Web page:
Before I go on with the main story, there are a couple of points I'd like to make.
1. I've used the spelling of Chinese terms from the Wade-Giles system, not pinyin. People more readily recognise "Taoism", "Tao te Ching" and "Lao Tzu" (or "Lao Tze") than the pinyin "Daoism", "Daodejing" and "Laozi".
Neither is "right" nor "wrong" - they're just different. Pinyin is certainly more modern, and is standard on mainland China in transliteration.
"Tao" is pronounced "Dow" in English. "Tao te Ching" is pronounced "Dow-d'-jing". Well, unless you're learning Mandarin, that's as close to the way it sounds in Mandarin as you're going to get in English!
2. When blog readers searching for information on Taoism or 'converts' found the first two sections of this piece, I was assailed by people wanting me to promote specific forms of Taoism that emerged out of the original philosophy. Many of these have as little to do with what I'm talking about as Scientology has to do with Christianity.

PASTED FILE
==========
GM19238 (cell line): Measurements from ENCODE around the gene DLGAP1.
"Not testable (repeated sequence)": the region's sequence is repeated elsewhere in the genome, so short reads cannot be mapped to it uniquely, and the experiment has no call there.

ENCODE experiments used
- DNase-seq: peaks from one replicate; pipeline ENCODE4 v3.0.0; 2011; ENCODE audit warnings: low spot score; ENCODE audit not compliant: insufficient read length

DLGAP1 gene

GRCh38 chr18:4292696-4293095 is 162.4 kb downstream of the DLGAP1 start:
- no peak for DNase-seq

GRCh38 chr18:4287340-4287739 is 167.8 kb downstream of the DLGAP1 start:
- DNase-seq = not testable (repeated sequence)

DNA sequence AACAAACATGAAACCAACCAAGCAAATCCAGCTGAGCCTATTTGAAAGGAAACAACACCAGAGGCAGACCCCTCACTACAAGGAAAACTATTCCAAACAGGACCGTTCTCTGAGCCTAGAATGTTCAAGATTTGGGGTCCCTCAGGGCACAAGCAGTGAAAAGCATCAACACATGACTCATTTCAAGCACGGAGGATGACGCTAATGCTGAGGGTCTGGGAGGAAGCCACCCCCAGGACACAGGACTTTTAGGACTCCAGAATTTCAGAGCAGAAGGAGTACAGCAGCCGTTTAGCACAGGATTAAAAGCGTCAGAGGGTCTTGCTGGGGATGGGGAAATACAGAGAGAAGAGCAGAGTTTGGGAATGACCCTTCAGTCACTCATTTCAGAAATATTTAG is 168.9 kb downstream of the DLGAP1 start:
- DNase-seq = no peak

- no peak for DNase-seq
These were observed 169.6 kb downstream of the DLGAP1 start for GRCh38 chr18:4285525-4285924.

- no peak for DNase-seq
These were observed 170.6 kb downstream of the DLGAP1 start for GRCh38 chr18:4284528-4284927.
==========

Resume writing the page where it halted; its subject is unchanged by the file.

What I'm talking about in this series is the original philosophy, which is plain, pragmatic common sense derived solely from the Tao te Ching; not magic, sorcery, alchemy, quests for immortality or elixirs for this purpose. These developed in what's usually referred to as "popular" Taoism centuries after the original philosophy, and in my experience have no credibility as Taoist philosophy even though they make vague connections with it.
If you find what I'm writing about interesting, don't be fooled by the quackery you may find online bearing the name "Taoism", any more than you would be by some freaky Jesus cultists peddling a brand-new form of Christianity.
In other words, I'm not talking about religion but philosophy. You can have your religion and still put Taoist principles into action to make life happier for yourself. There's no contradiction!
Back to the story in pt 4....